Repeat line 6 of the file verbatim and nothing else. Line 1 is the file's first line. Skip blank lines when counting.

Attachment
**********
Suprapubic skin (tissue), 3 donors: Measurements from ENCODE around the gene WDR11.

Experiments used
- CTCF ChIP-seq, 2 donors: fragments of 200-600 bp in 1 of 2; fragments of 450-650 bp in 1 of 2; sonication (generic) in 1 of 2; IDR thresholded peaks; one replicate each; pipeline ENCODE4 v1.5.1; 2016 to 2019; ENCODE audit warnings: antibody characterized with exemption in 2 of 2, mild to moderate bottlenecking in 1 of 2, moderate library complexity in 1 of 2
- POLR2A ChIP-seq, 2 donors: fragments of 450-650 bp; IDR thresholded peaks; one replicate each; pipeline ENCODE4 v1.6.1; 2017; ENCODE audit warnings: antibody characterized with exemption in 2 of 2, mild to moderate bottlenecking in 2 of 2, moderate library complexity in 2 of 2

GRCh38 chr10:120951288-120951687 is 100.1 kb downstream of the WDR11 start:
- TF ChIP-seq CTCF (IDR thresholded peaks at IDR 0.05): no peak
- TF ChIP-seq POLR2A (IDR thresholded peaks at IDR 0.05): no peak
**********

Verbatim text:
- TF ChIP-seq CTCF (IDR thresholded peaks at IDR 0.05): no peak